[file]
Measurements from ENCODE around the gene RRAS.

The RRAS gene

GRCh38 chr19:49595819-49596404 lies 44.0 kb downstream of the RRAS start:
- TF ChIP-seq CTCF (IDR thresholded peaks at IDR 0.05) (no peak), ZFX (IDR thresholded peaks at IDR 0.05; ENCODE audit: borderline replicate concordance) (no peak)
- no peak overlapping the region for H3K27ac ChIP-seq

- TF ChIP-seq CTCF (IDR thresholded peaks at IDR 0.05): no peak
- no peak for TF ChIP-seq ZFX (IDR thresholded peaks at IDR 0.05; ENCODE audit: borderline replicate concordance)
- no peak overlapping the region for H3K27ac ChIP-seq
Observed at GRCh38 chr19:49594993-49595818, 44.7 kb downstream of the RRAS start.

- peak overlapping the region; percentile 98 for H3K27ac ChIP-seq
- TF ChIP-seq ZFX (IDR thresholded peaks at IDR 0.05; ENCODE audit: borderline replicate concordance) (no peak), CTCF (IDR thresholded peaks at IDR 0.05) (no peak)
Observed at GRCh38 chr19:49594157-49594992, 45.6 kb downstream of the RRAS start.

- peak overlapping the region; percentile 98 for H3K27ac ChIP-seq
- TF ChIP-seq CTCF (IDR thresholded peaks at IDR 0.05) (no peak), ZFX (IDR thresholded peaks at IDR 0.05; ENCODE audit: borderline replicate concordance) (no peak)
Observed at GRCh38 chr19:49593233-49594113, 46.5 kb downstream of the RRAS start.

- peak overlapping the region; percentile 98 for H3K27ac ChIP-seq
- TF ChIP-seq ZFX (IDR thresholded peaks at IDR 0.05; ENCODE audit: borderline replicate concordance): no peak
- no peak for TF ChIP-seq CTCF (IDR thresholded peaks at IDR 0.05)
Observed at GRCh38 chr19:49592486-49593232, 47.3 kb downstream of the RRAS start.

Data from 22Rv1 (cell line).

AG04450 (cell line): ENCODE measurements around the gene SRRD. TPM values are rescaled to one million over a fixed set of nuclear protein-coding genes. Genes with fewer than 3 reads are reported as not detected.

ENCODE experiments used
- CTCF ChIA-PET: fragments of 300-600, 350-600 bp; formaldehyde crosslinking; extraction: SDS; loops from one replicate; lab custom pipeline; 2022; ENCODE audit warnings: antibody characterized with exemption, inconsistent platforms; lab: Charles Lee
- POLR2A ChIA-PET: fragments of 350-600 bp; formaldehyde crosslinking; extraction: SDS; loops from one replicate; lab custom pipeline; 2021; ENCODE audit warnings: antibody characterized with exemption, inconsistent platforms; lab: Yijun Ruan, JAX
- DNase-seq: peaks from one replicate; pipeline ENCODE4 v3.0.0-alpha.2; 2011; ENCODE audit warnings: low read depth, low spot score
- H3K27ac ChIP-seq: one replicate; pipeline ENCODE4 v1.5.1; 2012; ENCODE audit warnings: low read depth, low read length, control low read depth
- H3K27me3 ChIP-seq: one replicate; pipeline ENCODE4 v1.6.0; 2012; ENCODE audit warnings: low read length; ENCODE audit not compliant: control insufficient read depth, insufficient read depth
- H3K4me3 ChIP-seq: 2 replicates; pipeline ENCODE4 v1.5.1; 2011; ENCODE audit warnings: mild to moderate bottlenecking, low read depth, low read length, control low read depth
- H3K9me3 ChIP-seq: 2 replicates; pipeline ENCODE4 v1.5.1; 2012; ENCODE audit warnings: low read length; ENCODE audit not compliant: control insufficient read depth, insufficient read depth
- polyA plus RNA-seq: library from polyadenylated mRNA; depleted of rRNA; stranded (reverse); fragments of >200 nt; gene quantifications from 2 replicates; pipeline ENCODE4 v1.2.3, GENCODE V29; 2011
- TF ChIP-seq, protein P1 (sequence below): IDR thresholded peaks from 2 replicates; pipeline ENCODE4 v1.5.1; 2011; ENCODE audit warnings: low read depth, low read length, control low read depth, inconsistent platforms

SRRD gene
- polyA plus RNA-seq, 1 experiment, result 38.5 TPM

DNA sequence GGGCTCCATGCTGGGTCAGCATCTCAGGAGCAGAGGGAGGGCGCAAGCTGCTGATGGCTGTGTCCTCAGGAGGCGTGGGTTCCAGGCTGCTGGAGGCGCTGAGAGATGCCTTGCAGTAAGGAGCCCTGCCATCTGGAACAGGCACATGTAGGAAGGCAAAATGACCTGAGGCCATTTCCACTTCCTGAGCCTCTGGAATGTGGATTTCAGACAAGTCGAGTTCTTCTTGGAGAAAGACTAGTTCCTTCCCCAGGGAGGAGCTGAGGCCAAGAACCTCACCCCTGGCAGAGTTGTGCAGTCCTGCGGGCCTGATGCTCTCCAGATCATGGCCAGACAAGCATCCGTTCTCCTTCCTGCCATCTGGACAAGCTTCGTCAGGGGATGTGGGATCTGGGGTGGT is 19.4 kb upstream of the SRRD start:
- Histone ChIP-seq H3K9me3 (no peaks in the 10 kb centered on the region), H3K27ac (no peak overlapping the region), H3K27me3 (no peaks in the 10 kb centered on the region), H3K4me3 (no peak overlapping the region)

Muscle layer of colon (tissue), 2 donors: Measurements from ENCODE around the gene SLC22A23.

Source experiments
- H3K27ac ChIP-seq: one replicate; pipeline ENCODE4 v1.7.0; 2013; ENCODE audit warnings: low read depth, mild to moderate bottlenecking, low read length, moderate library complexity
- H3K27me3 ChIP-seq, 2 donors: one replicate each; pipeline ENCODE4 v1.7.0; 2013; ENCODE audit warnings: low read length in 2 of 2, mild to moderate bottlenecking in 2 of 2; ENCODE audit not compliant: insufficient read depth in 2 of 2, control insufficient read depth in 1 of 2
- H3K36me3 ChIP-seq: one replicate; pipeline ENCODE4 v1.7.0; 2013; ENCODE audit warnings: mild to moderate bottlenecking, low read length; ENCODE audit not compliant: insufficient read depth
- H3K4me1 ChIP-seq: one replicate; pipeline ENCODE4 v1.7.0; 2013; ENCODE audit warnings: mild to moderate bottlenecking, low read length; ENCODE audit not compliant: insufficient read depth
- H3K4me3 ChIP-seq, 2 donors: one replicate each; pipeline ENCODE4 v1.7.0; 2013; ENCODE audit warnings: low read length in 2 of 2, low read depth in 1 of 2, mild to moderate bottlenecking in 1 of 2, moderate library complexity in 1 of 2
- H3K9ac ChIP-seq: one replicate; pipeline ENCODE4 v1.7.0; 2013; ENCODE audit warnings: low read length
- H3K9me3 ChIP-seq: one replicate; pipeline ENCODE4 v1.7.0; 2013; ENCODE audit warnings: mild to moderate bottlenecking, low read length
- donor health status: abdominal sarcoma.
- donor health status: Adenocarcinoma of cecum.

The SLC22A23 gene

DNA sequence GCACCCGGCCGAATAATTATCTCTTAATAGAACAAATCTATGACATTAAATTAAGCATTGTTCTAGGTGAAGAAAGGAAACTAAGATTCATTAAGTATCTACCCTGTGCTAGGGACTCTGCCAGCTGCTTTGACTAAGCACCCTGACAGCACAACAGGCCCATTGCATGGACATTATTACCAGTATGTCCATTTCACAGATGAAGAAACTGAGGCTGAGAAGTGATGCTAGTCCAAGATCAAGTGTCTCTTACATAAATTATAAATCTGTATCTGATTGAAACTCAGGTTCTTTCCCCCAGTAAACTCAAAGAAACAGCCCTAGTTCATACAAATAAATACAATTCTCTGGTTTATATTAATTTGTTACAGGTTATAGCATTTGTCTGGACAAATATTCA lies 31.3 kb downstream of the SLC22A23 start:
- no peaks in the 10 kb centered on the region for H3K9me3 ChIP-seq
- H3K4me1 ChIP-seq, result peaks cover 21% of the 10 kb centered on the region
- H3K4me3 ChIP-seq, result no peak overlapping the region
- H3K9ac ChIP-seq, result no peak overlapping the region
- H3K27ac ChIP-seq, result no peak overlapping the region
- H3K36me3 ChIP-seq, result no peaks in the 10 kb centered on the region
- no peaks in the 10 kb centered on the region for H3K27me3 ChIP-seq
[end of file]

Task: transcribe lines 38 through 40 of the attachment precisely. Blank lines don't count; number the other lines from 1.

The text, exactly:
- H3K27ac ChIP-seq: one replicate; pipeline ENCODE4 v1.7.0; 2013; ENCODE audit warnings: low read depth, mild to moderate bottlenecking, low read length, moderate library complexity
- H3K27me3 ChIP-seq, 2 donors: one replicate each; pipeline ENCODE4 v1.7.0; 2013; ENCODE audit warnings: low read length in 2 of 2, mild to moderate bottlenecking in 2 of 2; ENCODE audit not compliant: insufficient read depth in 2 of 2, control insufficient read depth in 1 of 2
- H3K36me3 ChIP-seq: one replicate; pipeline ENCODE4 v1.7.0; 2013; ENCODE audit warnings: mild to moderate bottlenecking, low read length; ENCODE audit not compliant: insufficient read depth